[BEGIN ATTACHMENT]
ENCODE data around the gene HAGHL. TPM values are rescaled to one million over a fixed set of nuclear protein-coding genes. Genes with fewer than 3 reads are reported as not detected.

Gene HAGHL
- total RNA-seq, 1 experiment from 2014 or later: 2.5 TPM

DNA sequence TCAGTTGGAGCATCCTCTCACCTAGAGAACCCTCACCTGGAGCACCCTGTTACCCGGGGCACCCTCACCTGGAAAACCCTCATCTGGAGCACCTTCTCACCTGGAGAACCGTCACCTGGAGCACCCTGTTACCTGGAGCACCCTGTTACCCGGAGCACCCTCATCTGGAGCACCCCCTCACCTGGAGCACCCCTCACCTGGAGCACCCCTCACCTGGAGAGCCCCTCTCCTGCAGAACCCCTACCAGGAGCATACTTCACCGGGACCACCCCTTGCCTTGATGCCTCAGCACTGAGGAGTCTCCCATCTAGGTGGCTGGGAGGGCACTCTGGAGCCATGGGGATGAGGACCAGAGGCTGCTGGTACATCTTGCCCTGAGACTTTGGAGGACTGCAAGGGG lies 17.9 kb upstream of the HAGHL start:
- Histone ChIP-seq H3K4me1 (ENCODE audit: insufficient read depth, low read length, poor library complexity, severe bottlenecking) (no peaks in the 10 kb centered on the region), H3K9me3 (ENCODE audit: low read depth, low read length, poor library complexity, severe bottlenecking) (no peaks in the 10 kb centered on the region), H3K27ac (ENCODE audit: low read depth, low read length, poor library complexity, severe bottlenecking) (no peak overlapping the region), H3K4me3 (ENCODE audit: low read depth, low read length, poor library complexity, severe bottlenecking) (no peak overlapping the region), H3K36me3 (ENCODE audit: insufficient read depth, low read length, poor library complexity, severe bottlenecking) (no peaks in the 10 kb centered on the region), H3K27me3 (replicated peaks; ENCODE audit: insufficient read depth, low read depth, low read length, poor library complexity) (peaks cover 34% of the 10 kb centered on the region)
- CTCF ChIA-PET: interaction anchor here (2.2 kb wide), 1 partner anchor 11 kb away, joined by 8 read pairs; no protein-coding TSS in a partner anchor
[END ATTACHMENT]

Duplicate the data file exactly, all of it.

ENCODE data around the gene HAGHL. TPM values are rescaled to one million over a fixed set of nuclear protein-coding genes. Genes with fewer than 3 reads are reported as not detected.

Gene HAGHL
- total RNA-seq, 1 experiment from 2014 or later: 2.5 TPM

DNA sequence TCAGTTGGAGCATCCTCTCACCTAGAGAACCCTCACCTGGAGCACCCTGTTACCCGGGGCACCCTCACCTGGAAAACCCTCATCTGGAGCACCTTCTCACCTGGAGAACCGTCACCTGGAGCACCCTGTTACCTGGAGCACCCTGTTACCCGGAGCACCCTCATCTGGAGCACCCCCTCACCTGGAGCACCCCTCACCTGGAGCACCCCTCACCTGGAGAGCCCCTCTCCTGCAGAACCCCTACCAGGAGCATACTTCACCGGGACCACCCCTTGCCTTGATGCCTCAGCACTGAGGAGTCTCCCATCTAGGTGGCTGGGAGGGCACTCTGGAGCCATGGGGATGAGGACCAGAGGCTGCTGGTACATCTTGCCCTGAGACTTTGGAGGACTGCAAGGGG lies 17.9 kb upstream of the HAGHL start:
- Histone ChIP-seq H3K4me1 (ENCODE audit: insufficient read depth, low read length, poor library complexity, severe bottlenecking) (no peaks in the 10 kb centered on the region), H3K9me3 (ENCODE audit: low read depth, low read length, poor library complexity, severe bottlenecking) (no peaks in the 10 kb centered on the region), H3K27ac (ENCODE audit: low read depth, low read length, poor library complexity, severe bottlenecking) (no peak overlapping the region), H3K4me3 (ENCODE audit: low read depth, low read length, poor library complexity, severe bottlenecking) (no peak overlapping the region), H3K36me3 (ENCODE audit: insufficient read depth, low read length, poor library complexity, severe bottlenecking) (no peaks in the 10 kb centered on the region), H3K27me3 (replicated peaks; ENCODE audit: insufficient read depth, low read depth, low read length, poor library complexity) (peaks cover 34% of the 10 kb centered on the region)
- CTCF ChIA-PET: interaction anchor here (2.2 kb wide), 1 partner anchor 11 kb away, joined by 8 read pairs; no protein-coding TSS in a partner anchor